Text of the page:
BAMAKO (Reuters): In the five years since Malians last chose a president, they’ve suffered violence from Islamist militants, Tuareg separatists, drug traffickers, ethnic vigilantes and Malian security forces. Yet when it comes to elections, power has tended to be contested peacefully in Mali and diplomatic pressure will aim to keep it that way when its citizens go to the polls on Sunday to decide whether to give President Ibrahim Boubacar Keita a second term or hand the top job to one of his rivals.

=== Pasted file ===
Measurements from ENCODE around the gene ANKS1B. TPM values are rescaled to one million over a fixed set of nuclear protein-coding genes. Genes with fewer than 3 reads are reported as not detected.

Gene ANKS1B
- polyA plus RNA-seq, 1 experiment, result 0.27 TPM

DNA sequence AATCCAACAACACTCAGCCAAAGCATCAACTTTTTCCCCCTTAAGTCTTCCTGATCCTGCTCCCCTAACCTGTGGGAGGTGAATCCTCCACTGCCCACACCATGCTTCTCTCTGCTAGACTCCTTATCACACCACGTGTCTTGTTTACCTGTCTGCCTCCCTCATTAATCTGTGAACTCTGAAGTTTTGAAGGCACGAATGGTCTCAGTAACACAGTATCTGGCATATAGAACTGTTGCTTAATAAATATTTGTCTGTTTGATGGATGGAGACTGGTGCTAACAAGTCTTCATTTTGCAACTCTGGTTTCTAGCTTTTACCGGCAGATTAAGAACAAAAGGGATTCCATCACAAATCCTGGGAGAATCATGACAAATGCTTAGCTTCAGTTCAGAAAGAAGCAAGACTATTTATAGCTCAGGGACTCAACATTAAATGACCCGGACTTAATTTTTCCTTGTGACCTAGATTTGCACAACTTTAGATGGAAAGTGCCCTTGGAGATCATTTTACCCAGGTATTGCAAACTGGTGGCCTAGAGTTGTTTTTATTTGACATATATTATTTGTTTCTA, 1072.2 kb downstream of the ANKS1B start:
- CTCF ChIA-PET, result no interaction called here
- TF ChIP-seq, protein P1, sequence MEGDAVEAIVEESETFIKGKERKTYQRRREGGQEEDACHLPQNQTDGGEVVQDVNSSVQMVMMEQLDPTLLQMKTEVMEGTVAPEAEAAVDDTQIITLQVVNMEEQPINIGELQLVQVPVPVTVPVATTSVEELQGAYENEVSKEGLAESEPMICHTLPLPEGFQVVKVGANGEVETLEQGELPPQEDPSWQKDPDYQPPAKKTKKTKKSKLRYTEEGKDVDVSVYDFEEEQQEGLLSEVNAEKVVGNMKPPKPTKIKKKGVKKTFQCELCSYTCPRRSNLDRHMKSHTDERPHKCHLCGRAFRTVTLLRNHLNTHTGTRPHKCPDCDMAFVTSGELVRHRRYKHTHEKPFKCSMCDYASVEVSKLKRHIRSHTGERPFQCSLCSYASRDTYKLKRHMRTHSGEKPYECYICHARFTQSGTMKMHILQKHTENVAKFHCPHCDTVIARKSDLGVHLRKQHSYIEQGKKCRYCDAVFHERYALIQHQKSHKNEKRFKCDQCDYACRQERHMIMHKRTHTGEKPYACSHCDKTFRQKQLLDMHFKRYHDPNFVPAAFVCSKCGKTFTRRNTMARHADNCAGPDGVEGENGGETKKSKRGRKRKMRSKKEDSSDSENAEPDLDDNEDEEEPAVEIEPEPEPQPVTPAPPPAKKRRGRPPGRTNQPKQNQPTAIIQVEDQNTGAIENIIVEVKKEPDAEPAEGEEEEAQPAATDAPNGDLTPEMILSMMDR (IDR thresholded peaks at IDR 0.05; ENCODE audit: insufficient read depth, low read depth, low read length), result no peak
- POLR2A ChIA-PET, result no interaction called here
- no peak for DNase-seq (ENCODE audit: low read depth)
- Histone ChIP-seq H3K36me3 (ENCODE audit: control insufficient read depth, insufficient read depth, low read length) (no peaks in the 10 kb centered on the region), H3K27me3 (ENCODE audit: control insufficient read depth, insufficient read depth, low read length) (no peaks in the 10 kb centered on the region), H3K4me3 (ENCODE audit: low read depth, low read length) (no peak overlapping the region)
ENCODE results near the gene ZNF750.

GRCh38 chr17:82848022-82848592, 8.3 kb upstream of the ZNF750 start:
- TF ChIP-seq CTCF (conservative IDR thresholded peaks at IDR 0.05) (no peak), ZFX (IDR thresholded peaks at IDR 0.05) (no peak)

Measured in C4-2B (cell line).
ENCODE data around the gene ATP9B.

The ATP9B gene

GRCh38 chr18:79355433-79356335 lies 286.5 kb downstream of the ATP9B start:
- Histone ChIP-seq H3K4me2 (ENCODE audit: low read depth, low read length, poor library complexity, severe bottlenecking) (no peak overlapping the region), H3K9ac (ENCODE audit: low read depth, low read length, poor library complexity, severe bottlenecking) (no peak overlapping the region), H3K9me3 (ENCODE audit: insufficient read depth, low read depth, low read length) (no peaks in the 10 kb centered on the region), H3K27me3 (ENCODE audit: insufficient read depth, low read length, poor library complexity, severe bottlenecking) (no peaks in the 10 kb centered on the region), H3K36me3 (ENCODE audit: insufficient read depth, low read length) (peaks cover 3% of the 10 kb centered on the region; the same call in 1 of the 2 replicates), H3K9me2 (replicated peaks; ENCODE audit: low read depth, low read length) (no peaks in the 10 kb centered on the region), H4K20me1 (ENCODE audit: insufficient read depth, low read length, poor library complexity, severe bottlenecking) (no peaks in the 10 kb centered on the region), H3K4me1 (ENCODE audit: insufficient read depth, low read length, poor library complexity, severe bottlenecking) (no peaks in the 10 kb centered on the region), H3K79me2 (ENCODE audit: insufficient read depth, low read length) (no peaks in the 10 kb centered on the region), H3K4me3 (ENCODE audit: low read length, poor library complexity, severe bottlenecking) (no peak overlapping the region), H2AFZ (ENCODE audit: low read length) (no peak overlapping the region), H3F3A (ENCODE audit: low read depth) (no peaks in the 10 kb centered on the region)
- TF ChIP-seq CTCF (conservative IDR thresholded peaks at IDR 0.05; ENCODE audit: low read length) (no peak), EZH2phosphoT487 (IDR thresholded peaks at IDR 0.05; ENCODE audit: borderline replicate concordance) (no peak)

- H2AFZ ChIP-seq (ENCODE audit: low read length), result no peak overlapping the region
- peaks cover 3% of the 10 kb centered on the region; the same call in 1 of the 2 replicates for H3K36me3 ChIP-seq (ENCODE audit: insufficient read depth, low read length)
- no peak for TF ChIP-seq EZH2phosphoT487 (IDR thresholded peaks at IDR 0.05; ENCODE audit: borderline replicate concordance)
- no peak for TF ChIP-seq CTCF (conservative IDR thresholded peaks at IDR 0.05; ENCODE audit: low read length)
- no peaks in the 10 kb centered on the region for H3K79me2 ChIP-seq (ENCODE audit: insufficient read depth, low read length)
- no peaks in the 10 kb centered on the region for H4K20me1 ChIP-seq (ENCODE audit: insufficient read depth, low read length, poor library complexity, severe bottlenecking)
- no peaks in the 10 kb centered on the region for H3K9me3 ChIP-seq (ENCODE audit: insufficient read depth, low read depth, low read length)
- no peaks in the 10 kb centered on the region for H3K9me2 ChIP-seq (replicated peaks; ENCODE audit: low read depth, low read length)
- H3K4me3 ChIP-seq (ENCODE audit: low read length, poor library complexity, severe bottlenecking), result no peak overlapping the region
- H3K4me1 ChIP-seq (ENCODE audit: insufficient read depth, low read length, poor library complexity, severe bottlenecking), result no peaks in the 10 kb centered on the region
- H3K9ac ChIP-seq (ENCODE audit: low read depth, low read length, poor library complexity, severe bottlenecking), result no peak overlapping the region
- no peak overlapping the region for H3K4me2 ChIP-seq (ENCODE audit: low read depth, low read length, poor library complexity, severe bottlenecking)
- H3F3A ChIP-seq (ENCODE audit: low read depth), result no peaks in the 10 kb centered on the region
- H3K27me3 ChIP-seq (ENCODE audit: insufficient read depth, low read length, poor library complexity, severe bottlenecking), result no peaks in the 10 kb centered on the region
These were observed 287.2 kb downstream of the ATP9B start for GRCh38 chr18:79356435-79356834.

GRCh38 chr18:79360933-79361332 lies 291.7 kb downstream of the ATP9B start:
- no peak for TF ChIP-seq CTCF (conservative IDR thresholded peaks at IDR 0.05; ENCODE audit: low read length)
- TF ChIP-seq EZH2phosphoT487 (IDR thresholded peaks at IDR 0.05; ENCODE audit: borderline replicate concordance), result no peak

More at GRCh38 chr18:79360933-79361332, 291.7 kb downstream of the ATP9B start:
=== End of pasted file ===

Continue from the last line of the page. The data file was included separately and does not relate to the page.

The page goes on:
“Mali has demonstrated the capacity over the years to deliver credible and peaceful elections, among the best in the region,” Mohamed Ibn Chambas, UN Special Representative to West Africa and the Sahel region, told Reuters at his office in the Senegalese capital, Dakar. “My plea is that candidates again show high responsibility,” he added. “We cannot afford a political crisis in Mali on top of the security crisis the country is already facing.”